Spend 60 Days in Bed with the European Space Agency in Planica


The European Space Agency (ESA) has announced a new series of bedrest studies, some of which will take place in Slovenia.

The aim of this project is to learn more about the human body in space. In bedrest, study volunteers stay in bed for long periods of time – 60 days in the research set to be carried out in Planica by the Jožef Stefan Institute.

Sounds easy, but it’s actually not …

The lack of movement won’t be the only limitation on participants for two months, as there are two further conditions attached to successful participation. First, while in bed their heads must remain 6° below the horizontal. Second, throughout the whole 60 days at least one shoulder needs to remain in contact with the bed at all times – during meals, showers and toilet breaks. The effects of this regimen will be blood and other fluids moving towards the head, as muscles and bones start wasting away.

And while they’ll be staying on their backs the 48 volunteers will see some movement, as the center is equipped with a centrifuge that can spin them around to recreate gravity pulling towards their feet while laying down, so research can find out ways to counteract the adverse effects of living in space.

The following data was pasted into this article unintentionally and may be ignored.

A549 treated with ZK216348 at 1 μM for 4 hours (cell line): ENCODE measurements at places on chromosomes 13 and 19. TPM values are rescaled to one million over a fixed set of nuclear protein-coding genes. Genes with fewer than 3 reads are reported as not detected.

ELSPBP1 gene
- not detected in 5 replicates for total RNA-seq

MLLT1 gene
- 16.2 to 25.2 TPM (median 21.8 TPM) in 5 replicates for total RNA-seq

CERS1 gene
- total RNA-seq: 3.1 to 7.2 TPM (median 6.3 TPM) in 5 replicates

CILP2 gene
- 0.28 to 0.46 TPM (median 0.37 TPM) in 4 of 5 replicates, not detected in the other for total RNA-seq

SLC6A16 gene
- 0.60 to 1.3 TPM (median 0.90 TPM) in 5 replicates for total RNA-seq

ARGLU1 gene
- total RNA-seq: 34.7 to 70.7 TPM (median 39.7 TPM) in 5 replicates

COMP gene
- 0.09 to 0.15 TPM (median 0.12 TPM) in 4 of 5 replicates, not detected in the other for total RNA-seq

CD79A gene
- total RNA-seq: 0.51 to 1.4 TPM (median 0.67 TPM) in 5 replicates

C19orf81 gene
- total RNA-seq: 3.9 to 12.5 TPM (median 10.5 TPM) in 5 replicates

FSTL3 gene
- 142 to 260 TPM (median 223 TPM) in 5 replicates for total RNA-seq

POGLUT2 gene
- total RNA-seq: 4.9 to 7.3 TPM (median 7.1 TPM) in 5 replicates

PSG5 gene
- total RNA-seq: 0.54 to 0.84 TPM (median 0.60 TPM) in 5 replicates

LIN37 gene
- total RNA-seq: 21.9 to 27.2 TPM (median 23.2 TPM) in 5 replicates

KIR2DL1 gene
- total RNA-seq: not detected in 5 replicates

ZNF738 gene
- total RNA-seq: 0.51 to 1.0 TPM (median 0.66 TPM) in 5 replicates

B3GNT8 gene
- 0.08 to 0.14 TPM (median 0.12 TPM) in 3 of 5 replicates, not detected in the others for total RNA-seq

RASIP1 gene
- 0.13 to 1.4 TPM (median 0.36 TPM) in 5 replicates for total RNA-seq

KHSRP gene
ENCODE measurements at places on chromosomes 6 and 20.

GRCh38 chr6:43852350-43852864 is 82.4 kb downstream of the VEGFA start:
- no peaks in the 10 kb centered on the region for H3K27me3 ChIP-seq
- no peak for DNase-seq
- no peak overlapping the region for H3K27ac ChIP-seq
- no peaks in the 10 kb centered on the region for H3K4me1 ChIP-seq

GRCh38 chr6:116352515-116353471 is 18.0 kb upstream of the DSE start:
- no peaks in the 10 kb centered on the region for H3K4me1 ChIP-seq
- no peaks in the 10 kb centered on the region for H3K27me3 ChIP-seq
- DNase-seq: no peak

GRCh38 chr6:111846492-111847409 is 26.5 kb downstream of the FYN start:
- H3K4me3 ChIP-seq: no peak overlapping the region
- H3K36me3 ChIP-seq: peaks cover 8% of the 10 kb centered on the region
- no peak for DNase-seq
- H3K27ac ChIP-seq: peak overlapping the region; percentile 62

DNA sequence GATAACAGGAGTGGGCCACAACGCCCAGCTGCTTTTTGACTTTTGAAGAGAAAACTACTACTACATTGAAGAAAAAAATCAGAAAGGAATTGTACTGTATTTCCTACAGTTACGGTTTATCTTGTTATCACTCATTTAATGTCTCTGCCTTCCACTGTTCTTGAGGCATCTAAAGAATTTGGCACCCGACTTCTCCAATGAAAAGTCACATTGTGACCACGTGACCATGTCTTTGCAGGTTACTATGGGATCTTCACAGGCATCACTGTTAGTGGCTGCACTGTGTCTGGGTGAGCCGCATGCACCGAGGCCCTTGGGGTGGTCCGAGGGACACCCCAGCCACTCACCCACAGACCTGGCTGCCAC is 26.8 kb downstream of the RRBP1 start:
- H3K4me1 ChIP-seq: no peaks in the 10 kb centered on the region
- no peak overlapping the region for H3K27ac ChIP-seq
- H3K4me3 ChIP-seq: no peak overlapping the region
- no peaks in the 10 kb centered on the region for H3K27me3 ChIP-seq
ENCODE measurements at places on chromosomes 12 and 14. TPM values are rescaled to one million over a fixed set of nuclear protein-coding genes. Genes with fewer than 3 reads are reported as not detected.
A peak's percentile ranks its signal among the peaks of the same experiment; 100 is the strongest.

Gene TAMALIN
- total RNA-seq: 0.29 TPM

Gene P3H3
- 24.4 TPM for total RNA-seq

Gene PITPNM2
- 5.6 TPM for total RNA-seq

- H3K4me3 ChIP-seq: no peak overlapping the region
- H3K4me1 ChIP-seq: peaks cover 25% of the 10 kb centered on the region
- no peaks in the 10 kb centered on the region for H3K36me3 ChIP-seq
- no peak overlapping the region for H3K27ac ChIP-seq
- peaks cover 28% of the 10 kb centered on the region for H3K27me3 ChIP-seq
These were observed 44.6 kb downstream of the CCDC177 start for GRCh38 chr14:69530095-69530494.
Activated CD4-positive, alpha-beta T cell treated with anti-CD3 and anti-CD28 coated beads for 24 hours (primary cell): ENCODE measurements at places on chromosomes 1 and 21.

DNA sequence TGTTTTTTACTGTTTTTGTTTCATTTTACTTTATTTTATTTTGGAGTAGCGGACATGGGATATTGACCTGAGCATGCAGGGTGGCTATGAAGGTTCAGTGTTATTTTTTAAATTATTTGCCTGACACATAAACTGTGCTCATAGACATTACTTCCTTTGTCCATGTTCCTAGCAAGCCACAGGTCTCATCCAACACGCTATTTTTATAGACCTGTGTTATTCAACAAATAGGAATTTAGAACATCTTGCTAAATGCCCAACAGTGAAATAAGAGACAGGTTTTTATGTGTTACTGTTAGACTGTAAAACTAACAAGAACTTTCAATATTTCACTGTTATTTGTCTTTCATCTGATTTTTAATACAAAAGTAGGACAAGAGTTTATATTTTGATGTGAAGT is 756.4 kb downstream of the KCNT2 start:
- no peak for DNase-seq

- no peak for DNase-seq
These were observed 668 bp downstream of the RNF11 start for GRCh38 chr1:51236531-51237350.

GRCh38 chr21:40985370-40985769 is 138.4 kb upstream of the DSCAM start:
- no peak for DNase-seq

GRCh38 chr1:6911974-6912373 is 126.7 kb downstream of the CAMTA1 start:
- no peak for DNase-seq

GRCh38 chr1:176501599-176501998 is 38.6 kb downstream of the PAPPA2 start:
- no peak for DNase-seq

European Space Agency project in Planica

A press release by the ESA notes that Planica is a good location for studying the effects of a life of the planet, since it is located at high altitude and there is less atmospheric pressure, as in any future lunar habitat. To further add to the realism the test center also enables researchers to change the environmental conditions to make them better resemble those in a spacecraft or space habitat. Testing volunteers with low oxygen levels, for example, can produce data relevant to future space missions where the confined environments of spacecraft and space habitats could contain less oxygen.

A total of 48 volunteers are wanted, half of whom will be in Slovenia, the other half in France, and they’ll be paid around €15,000 for their help. The call for volunteers to take part in the study doesn’t seem to be open yet, but you can learn more about the project, which is accepting research proposals for other things to subject the participants to, here.

Source: ESA